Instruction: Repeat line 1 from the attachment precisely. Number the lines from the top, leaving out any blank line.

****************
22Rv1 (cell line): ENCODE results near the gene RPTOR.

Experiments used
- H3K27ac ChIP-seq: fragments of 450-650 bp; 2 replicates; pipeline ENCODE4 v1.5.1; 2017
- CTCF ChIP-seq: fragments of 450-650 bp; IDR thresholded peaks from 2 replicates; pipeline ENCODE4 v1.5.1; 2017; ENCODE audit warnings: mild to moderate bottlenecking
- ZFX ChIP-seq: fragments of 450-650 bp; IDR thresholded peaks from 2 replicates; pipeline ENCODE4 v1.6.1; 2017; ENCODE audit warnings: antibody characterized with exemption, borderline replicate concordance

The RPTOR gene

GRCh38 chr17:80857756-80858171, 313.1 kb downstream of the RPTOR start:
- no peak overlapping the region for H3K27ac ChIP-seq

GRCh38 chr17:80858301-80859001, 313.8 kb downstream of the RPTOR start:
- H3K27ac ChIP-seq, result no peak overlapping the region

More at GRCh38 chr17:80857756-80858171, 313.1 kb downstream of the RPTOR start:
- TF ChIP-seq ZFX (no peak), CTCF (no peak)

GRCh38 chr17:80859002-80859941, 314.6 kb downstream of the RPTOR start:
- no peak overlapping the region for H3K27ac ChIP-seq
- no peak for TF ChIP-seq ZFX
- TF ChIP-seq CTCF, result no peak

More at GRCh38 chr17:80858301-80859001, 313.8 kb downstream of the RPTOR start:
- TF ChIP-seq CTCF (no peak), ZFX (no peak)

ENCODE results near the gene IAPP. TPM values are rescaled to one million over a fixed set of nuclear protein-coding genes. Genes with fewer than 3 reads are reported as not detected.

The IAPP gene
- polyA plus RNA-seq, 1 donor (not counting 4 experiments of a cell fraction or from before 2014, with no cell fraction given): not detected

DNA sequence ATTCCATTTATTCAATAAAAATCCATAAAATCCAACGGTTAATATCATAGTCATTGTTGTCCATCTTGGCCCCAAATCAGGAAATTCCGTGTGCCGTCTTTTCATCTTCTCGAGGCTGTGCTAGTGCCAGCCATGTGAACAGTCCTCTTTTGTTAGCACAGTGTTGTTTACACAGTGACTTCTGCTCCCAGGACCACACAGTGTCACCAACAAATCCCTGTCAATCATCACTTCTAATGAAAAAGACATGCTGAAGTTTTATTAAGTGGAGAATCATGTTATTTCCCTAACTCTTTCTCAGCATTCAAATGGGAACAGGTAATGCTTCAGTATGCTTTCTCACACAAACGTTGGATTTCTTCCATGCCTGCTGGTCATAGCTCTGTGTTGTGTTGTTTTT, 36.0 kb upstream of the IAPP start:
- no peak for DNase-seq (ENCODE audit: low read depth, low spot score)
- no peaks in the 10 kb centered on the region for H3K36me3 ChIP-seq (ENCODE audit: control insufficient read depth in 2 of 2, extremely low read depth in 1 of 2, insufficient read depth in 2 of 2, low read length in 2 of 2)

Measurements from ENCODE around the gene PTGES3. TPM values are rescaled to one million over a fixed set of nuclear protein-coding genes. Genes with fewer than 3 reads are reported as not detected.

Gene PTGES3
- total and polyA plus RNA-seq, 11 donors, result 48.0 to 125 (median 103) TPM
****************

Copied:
22Rv1 (cell line): ENCODE results near the gene RPTOR.